Sunday at Heinz Field against the New York Jets, he will get even more opportunities.
"I thought Jonathan Dwyer provided a spark play and represented himself well and will probably get an increased opportunity because of it," coach Mike Tomlin said Tuesday.
Dwyer ran nine times for 43 yards, a 4.8-yard average per carry and one touchdown that was overruled by replay in the 31-19 loss in Denver. That represented more than half the Steelers 75 rushing yards. Everyone else had 32 yards on 17 carries or a 1.9-yard average.
This comes after Dwyer led the backs with 147 yards and a 5.3-yard average in the preseason. Last season, he averaged 7.7 yards per carry, although he only carried 16 times. Dwyer also caught two passes for 11 yards in Denver.
Tomlin did not say if Dwyer will start (Isaac Redman held that honor and carried 11 times for 20 yards against the Broncos), but he expressed overall disappointment with a part of the game the Steelers have long wanted to improve upon. The desire to run more effectively may be the main reason Bruce Arians was let go and Todd Haley was hired as offensive coordinator.
"I think we're capable of being better," said Tomlin, assessing his backs' performances in Denver. "We're still going to continue to play a number of people. We haven't sorted out specifically what that rotation is to this point."
All the backs, except for the inactive Rashard Mendenhall played. Baron Batch played mostly on third down next to Ben Roethlisberger in the shotgun. He had one carry but lost a yard. Rookie Chris Rainey had two carries for 5 yards and one catch that lost a yard. Redman also caught two passes for 7 yards.
Mendenhall will practice for the second consecutive week, and, again, Tomlin would not hint about his plans for him. Mendenhall's anterior cruciate ligament was torn Jan. 1, and he had surgery that month.
Minnesota's Adrian Peterson had surgery after his ACL and medial collateral ligament were torn one week earlier than Mendenhall. He not only started the Sunday for the Vikings, but he also scored two touchdowns and rushed for 84 yards on 17 carries, an average of 4.9 yards, against Jacksonville. He also caught one pass.
If Mendenhall were on the same timetable as Peterson, he would play this week. Tomlin officially listed him as "doubtful" Friday for the Denver game.
"We'll see how the week takes us," Tomlin said Tuesday. "I thought he had a good week last week. He's done a nice job with the things we've asked him to do, and we'll just continue to move forward and put our heads together as the week unfolds and see if he's the guy for us this week."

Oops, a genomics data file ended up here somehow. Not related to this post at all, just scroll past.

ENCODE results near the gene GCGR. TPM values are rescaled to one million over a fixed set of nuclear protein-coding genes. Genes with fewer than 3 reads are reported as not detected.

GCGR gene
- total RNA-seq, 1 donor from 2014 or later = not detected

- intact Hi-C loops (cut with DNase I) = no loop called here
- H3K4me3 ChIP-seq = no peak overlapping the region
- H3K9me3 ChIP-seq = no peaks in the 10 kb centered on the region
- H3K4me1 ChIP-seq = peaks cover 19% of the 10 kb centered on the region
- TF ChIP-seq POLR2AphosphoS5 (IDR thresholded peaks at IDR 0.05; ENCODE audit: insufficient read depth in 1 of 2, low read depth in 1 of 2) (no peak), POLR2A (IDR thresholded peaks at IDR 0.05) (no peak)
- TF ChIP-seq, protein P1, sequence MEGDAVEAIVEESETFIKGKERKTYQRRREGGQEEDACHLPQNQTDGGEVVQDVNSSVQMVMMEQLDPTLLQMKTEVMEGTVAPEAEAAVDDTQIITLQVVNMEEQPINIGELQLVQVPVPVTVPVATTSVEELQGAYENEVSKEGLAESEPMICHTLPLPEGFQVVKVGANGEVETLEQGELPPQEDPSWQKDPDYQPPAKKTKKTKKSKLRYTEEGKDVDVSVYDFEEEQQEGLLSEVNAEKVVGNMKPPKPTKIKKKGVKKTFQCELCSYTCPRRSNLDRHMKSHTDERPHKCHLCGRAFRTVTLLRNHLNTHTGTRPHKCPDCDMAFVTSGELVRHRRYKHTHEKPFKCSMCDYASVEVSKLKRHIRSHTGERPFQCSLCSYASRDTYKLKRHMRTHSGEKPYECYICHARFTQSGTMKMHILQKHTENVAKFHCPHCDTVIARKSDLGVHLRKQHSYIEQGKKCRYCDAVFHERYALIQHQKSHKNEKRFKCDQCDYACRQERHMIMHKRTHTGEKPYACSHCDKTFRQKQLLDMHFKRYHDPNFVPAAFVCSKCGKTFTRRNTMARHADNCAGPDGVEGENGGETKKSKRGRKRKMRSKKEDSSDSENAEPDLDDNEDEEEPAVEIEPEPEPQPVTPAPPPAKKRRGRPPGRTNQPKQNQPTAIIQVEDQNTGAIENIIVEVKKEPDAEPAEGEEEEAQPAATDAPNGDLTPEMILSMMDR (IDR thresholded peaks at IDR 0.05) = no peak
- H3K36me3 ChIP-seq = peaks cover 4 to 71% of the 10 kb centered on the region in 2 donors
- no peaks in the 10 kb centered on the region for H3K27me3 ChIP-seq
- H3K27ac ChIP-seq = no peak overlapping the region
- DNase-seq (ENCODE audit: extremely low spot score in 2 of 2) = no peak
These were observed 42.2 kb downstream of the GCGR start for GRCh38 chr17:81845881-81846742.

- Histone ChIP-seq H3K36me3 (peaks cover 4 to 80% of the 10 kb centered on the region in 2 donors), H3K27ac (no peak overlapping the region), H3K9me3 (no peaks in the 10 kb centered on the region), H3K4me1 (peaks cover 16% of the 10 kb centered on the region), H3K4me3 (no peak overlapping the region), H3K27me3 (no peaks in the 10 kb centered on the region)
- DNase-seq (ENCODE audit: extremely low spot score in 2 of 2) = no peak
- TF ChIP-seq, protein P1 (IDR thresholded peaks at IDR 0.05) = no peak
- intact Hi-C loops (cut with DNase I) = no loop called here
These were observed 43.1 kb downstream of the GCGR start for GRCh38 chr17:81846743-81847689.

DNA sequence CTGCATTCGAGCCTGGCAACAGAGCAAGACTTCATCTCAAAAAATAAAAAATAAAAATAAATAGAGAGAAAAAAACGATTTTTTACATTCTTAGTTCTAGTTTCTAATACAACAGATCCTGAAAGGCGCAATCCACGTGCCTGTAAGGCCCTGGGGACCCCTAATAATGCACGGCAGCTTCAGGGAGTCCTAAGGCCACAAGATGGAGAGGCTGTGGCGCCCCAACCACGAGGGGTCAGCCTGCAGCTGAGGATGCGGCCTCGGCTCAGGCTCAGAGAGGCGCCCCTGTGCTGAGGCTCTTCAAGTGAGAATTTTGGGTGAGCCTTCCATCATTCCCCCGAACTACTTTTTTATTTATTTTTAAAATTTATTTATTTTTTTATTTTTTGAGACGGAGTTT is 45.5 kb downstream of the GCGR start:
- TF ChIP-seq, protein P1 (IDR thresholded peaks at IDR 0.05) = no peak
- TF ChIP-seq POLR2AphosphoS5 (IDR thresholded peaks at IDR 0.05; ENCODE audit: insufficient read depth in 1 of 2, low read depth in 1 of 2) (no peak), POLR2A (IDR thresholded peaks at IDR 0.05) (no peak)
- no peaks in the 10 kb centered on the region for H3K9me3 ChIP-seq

While Tomlin described "pretty good news" on the injury front, there, basically, was no news on James Harrison's knee that has kept him out of most every practice since last spring. The veteran outside linebacker's left knee was scoped Aug. 15 to remove particles that were irritating it and causing it to swell.
"James Harrison worked out yesterday," Tomlin said Tuesday. "He will run tomorrow, and we will see where he is. We will basically follow the same protocol with him that we did last week. We will work him up to activity and see how his knee responds to that activity. We will let that be our guide in terms of his participation."
Harrison's knee did not respond well to that protocol last week.
He went through a full practice that Monday, signalled the knee was A-OK Tuesday, went through a partial practice Wednesday, did not practice Thursday or Friday and did not play Sunday.
Tomlin had good news on a few other injury fronts, especially about the two starting offensive linemen who left the game Sunday in the second quarter.
"Ramon Foster, who missed time in the game, appears to be fine, as is Marcus Gilbert, who hyperextended his knee. Gilbert may be limited in the early part of the week, but it won't stop him from participating in this upcoming game."
Foster had what the coach described as an optical migraine with blurred vision Sunday.
Troy Polamalu also has a right calf strain that may limit him in practice, but Tomlin said he should play.
• Quote of the day from Tomlin when asked if he could evaluate the replacement officials: "I'm not going to do that. I'm going to keep my money in my pocket."
• Tomlin, who fired special-teams coach Al Everest in the preseason, praised the play of his special teams in Denver. Amos Jones, formerly Everest's assistant, coaches them now. "I thought our kicking game and our specialists were an asset. Shaun Suisham was 2 for 2 on field goals. He was 5 of 5 in the kickoff game, meaning he had five touchbacks. I thought Drew Butler represented himself well in his first time out as our punter. He had a 40.0 net average and landed one punt inside the Broncos 5-yard line. We won the field-position battle with that. We had a good punt-return game. Antonio Brown's return produced a scoring opportunity."